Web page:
“Believe it or not, modern women want to get married. Trouble is, men don’t.”
Just in time for proposal season (the time between Thanksgiving and New Year’s Day when the majority of marriage proposals happen), author Suzanne Venker penned a controversial “The War on Men” piece for FoxNews.com. Mrs. Venker wrote that men don’t want to get married. Why? Because women are educated, employed, angry and simply “not women anymore”.
Despite having married two men herself –and thus disproving her own point, Venker came to this conclusion after reading the results of a Pew Research Center study:
According to Pew Research Center, the share of women ages eighteen to thirty-four that say having a successful marriage is one of the most important things in their lives rose nine percentage points since 1997 – from 28 percent to 37 percent. For men, the opposite occurred. The share voicing this opinion dropped, from 35 percent to 29 percent.
These statistics do not necessarily support her conclusion because to properly interpret the answers, you have to first know the questions and it isn’t clear what other options were given. Also, eighteen-year-old men have very different priorities than 34-year-old men. It’s fair to say that 18 and 19 year old men aren’t prioritizing marriage, but it’s not fair to let their nonchalance toward the union speak for the entire gender. In my case, my husband was 36 when we tied the knot, so his priorities are probably much different now than when he was 34 and certainly different than when he was 24.
Granted, that’s my own experience, but still reason enough for me to cue VPOTUS Joe Biden and write off Mrs. Venker’s declaration as “a bunch of malarkey.”
Unfortunately, this isn’t some rare stroke of absurdity. For years, people have been tossing a blanket over an entire gender insisting that men don’t want to get married.
I just don’t get that though. How did men — who post grand proposal videos on YouTube, help plan their nuptials more than ever before, and eagerly costar in elaborate televised weddings — get the reputation for not wanting to get married?
And if men don’t want to get married then who is the handsome guy in the tux standing next to me at the altar in my wedding photos?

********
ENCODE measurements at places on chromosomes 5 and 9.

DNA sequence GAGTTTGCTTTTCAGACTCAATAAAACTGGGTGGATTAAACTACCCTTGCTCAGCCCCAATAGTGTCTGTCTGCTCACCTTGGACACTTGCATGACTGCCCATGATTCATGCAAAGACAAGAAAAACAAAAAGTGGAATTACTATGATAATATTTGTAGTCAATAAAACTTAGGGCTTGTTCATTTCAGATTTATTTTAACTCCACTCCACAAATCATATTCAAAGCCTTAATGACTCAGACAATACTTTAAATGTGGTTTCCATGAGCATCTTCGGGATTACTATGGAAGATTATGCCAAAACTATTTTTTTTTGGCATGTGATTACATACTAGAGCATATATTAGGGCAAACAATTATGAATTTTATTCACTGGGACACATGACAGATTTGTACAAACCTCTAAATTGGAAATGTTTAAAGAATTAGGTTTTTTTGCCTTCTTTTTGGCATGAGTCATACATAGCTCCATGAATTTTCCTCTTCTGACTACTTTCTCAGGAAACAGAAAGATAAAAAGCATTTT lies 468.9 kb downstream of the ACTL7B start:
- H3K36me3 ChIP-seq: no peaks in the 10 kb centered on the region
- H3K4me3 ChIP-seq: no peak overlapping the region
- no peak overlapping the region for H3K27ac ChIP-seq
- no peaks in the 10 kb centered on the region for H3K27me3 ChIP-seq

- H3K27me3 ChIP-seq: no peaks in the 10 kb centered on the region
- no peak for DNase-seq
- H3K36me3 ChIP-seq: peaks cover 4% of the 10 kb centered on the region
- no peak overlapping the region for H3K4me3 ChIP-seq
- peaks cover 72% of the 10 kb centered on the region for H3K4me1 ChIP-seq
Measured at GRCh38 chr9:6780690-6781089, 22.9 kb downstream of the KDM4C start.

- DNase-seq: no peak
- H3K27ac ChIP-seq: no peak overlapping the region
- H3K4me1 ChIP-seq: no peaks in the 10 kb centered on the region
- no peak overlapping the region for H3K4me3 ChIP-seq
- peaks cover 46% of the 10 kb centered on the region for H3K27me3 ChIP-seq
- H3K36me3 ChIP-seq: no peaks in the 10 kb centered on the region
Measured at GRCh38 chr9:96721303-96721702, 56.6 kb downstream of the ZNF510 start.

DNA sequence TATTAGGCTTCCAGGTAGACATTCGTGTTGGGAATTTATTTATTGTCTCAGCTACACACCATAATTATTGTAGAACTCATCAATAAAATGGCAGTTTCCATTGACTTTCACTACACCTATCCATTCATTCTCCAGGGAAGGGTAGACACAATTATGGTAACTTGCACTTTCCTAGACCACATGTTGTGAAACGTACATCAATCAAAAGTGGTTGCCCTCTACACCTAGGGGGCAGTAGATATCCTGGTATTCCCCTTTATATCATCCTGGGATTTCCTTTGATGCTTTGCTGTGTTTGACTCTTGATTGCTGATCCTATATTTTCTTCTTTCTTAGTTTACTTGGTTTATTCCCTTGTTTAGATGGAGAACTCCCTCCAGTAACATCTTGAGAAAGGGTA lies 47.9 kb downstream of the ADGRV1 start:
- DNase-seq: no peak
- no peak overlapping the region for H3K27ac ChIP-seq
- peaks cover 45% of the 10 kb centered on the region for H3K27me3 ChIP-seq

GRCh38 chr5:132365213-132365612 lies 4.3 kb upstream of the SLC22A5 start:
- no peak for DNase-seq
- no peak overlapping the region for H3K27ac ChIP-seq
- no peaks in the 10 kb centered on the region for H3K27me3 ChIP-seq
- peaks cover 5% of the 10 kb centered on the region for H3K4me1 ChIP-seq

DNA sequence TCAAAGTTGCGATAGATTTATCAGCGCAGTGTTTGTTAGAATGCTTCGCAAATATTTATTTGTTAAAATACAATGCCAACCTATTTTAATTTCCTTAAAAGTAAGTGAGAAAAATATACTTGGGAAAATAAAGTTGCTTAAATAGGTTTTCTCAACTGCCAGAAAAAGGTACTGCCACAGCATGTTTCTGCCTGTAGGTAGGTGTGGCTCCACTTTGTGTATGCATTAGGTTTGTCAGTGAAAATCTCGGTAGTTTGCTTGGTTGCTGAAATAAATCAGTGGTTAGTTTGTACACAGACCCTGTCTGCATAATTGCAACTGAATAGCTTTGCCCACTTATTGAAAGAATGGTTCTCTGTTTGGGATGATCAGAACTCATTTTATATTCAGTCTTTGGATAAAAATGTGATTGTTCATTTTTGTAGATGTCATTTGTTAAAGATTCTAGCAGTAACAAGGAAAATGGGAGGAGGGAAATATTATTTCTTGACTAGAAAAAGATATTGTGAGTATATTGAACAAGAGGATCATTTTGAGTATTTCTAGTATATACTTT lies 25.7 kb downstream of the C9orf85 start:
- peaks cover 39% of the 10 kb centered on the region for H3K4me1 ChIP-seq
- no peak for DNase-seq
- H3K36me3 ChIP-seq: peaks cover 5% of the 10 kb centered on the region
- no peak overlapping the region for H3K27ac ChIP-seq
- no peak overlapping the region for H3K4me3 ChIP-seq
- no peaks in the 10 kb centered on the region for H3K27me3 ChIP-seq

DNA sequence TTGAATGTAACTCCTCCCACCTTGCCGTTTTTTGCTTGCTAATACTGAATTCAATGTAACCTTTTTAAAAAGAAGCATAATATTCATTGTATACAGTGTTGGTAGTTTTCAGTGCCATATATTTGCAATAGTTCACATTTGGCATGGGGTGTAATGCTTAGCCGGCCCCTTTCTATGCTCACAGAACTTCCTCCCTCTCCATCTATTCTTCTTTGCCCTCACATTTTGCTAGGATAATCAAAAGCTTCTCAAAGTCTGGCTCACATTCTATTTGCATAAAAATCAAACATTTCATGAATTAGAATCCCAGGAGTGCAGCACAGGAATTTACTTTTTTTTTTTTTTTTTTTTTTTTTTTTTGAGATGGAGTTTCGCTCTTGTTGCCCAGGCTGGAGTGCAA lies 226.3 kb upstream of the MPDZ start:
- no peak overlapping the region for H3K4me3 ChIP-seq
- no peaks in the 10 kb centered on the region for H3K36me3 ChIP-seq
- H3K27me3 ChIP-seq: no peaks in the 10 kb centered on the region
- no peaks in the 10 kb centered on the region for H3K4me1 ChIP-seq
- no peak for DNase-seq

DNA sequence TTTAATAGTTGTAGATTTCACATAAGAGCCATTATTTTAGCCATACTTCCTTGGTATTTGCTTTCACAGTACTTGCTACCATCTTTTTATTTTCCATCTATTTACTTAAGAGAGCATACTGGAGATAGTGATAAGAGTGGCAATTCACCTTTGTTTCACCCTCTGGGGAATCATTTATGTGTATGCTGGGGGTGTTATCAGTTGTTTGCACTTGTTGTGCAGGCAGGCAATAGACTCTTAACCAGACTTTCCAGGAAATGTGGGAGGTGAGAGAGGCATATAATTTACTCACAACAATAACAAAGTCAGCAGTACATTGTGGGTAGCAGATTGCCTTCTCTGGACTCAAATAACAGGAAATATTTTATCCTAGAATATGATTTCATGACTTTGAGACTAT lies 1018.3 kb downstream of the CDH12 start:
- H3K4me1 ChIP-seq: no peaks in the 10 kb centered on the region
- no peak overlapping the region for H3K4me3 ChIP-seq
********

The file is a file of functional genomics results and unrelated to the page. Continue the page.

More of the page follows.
Who is the person who texted me recently asking for tips on proposing to his girlfriend?
Who is this acquaintance constantly flooding my Facebook news feed with photo albums of his “beautiful wife”?
Who are all of the grooms included in the 2.3 million couples that wed every year in the US? (That breaks down to nearly 6,200 men getting married per day.)
They’re men. All of whom are either happily married or wanting to get married.
Why then, despite clear evidence to the contrary, are men still accused of not wanting to exchange vows with the women they love?
I believe this narrative persists because it’s the starting point for the big business of teaching single women that they need to convince men to marry them.
Entire books, television show specials, movies, magazine articles, blogs, church sermons and Twitter careers are founded on this notion that women need to trick men into wanting to marry them. I’ve said it before and it bears repeating: Single women are told they’re destined to be alone unless – of course – they learn to cook, practice yoga, have sex on the first date, remain a virgin until marriage, pay off all debt, stop being dependent, guard against being independent, stop cursing, start drinking, read the newspaper every day, rock their natural hair, wear a 18-inch Indian Remy, grow a booty, lose their boobs, gain weight, drop weight, get their nails done every week, go to church, don’t go to church, keep their cars clean, dance like Beyonce, dress like Kim Kardashian, volunteer, travel the world, speak a new language, remain committed to the ‘hood we grew up in, get a degree, watch sports, date interracially, remain loyal to black men, pick up a hobby, shun ambition, be ambitious…or as Mrs Venker helpfully suggested “surrender to their nature – their femininity – and let men surrender to theirs.”
The truth is, there is no trick because men do want to get married and many people who say otherwise are probably doing so to further their personal, financial agendas. In Suzanne Venker’s case, she has her next book to sell, aptly titled: How to Choose a Husband (and Make Peace With Marriage). And as Mrs. Verkner knows, if you’re going to sell tips on making peace, then you’ve first got to insist we’re at war.
Follow Alissa on Twitter @AlissaInPink